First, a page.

Is that a Dr Seuss tree that I can see?
More than 170 years after it was last spotted, a rare plant has been found again in Canterbury.
Earlier this year, Wildland Consultants ecologist Melissa Hutchison was doing a survey for the Christchurch City Council in Okains Bay when she spotted a "classical Dr Seuss tree".
"I didn't realise what it was at the time. I knew I hadn't seen it before."
A few days later, botanist Hugh Wilson confirmed it was a Pittosporum obcordatum, an extremely rare specimen.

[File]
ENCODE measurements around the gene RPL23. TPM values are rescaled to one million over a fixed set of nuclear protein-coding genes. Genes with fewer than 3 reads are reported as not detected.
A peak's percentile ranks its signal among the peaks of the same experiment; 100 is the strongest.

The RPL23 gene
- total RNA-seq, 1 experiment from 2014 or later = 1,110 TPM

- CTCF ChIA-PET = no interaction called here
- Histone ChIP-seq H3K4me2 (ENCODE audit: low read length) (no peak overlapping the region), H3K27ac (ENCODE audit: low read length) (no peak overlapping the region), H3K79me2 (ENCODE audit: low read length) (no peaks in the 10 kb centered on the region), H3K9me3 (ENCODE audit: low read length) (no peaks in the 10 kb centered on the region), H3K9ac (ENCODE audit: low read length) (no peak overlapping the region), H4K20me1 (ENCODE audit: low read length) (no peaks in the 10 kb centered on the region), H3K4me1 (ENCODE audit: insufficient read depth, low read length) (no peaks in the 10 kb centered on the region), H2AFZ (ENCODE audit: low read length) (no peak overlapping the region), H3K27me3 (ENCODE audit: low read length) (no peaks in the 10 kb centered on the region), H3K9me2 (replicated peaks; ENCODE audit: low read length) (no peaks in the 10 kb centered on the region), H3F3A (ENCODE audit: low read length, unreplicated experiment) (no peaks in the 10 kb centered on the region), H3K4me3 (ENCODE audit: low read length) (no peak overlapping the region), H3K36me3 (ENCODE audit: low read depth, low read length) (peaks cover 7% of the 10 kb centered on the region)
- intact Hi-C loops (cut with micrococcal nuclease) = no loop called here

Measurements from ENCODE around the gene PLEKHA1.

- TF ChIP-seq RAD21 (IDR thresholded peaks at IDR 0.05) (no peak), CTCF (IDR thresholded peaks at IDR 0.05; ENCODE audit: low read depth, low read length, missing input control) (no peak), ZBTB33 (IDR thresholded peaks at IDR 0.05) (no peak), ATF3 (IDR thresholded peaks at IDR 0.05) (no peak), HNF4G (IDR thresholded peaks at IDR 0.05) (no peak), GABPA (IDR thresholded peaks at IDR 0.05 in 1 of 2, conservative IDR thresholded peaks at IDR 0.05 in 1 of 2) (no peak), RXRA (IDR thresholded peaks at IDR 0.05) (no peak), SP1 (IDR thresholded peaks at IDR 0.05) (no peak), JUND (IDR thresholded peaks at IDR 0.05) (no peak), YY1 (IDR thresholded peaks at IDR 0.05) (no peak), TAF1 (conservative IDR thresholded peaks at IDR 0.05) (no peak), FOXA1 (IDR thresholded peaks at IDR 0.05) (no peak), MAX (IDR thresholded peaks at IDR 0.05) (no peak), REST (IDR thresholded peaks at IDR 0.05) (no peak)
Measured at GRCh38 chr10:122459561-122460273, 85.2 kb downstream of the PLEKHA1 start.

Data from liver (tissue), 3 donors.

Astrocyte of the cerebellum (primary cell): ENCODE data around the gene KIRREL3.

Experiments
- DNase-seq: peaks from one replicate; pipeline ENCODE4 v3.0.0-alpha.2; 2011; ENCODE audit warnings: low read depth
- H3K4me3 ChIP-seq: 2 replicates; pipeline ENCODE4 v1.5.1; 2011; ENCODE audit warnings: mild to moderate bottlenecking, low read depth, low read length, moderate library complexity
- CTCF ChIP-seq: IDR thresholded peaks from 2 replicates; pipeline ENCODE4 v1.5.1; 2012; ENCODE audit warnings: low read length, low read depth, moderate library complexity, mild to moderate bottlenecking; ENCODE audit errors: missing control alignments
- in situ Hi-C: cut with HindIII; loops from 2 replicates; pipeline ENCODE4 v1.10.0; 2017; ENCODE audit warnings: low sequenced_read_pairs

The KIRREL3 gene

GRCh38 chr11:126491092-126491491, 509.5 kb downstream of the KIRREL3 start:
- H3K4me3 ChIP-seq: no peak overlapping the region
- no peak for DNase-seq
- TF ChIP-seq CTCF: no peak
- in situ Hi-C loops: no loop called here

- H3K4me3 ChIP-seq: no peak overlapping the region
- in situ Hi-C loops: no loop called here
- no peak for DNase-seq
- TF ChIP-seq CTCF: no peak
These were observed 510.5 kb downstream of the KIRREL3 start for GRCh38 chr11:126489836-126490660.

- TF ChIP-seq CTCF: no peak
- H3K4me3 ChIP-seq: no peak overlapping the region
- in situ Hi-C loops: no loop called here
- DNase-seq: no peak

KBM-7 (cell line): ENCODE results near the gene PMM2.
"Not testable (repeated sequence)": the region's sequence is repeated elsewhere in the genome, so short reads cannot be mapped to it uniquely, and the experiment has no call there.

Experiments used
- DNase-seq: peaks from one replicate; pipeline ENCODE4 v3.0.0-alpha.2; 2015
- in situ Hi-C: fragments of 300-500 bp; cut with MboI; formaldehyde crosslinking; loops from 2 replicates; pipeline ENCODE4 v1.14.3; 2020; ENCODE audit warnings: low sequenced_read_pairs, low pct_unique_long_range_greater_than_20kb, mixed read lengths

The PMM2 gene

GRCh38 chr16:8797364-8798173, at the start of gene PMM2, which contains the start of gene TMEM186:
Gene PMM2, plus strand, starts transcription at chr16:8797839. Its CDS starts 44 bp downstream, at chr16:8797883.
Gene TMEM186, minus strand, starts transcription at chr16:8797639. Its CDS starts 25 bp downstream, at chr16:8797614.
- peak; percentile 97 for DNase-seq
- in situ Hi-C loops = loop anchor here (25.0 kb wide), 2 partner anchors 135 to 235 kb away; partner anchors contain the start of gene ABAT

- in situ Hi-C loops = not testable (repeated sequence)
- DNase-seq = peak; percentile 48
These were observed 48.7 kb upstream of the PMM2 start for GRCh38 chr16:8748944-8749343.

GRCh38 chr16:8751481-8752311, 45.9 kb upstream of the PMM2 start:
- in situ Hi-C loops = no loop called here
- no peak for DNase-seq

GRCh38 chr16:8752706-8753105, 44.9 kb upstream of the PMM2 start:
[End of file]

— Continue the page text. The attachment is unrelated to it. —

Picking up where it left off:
The nationally vulnerable plant, that grows to about five metres, can be found in a few scattered locations in the North Island and in the Catlins.
The plant was discovered in the Akaroa area by Etienne Raoul in the 1840s.
Efforts by botanists to find it again in Canterbury had failed.
"There was some doubt that it had ever been there," Hutchison said.
She has found another 25 examples of the plant and 100 seedlings in the area.
The discovery raised several questions about whether the plant was elsewhere and how it regenerated, she said.
Hutchison will spend the summer researching the Pittosporum obcordatum, thanks to a grant from the Conservation Department's biodiversity advice fund.